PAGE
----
*So many ideas in probability are really quite unintuitive. How can we help learners make better sense of how simple probabilities combine, without relying on arbitrary rules and mysterious formulae?*

I recently heard someone talking about whether they should get a second car for their household (Note 1). They were doubtful that it was a good idea. In addition to the cost and environmental impact, they said, “If you have two cars, there’s twice as much chance that something will go wrong with one of them.” This seemed self-evidently true, and everybody nodded sadly, and the conversation moved on.

I began thinking about how I might respond mathematically. I knew what they meant, and their statement might indeed be approximately true, but it couldn’t be *exactly* true. Even if all that you know about probabilities is that they are capped at 1 (i.e., 100% is the highest possible probability), it is clear that you cannot just go around doubling probabilities. Doubling any probability greater than 0.5 will give you a total probability greater than 1, which is impossible. And, even if you have super-reliable cars with a very small probability $p$ of failing, you would only need to ensure that you buy more than $\frac{1}{p}$ of them for the total probability to exceed 1.

So, why is such a plausible-sounding statement not right? And under what assumptions might the statement be *approximately* true?

Suppose that both cars have the same probably $p$ of ‘something going wrong with them’ in a certain time interval. Would these be independent events? If both cars are parked outside the same house, then they are likely to be subject to similar weather conditions and other factors, so it seems unlikely that failure of one would be completely unrelated to failure of the other. But let’s ignore this and suppose that the two events *are* independent, and also that the two cars are equally likely to fail. This would mean that the probability of *both* cars failing would be $p^2$. And this means that when we double $p$ we are *overcounting* by $p^2$ (see Figure 1), because we are counting the same situation of ‘something goes wrong’ when car A fails and counting it *again* when car B fails, for those occasions when they *both* fail. In the extreme case, where you had two completely useless cars, you would have a 100% chance of not being able to drive anywhere, but not a 200% chance! Now, if $p$ is very small, then $p^2$ will be *very very* small, and so we can perhaps ignore the overlap region. But, if $p$ is *not* very small, then $p^2$ will be *non*-negligible. This means that the correct probability for either (or both) cars failing is $2p-p^2$.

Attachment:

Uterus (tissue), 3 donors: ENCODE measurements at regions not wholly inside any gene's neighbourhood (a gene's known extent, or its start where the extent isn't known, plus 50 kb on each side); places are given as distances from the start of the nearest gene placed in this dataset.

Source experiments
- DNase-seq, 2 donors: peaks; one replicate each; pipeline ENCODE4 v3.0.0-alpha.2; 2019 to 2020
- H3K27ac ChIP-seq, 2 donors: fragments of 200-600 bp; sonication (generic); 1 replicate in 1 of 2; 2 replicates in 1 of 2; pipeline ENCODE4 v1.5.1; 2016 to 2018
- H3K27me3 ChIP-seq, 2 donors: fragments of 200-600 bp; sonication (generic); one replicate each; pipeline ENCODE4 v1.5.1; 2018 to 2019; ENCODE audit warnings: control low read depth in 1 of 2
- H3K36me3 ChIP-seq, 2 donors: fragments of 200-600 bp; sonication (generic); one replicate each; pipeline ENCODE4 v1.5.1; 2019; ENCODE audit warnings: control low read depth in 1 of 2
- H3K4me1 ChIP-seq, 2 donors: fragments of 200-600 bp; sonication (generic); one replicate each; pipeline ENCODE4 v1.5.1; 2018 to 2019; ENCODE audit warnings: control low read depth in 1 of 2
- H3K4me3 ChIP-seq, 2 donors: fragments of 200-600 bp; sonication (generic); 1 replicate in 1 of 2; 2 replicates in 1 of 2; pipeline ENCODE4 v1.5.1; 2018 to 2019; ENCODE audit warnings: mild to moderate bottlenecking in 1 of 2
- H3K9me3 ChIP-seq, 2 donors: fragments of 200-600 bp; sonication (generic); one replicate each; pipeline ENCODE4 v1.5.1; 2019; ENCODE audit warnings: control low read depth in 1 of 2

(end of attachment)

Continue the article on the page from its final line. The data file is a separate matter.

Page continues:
Figure 1. $p(A∪B)$ |

Looking at the expression $2p-p^2$, we might wonder whether we can be absolutely sure that it is *always* less than 1 for all values of $p$. Is the $p^2$ definitely always sufficiently large to bring back $2p$ to below 1 whenever $p>0.5$? One way to see this is by completing the square, to obtain $1-(1-p)^2$, meaning that $2p-p^2$ is equal to '$1-$something that is never negative'. Figure 2 shows the graph $y=2p-p^2=p(2-p)$, and the curve has its maximum value of 1 at $p=1$, and so it never exceeds 1 for any value of $p$ (Note 2).

Figure 2. $y=2p$ and $y=2p-p^2$ |

We can also see in Figure 2 that the line $y=2p$ is indeed a good approximation to the curve for small values of $p$. So, just doubling the probability *is* a reasonable approximation if you are considering very reliable cars.

Using the algebra, this reasoning is quite straightforward for anyone comfortable with quadratics and elementary probability. In probability, we can only add the probability of events A and B if they are *mutually exclusive* (i.e., $p(A∩B)=0$), so that the ‘Venn diagram identity’ $p(A∪B)\equiv p(A)+p(B)-p(A∩B)$ reduces to $p(A∪B)=p(A)+p(B)$. In other cases, we have to subtract the intersection, so as not to double count it.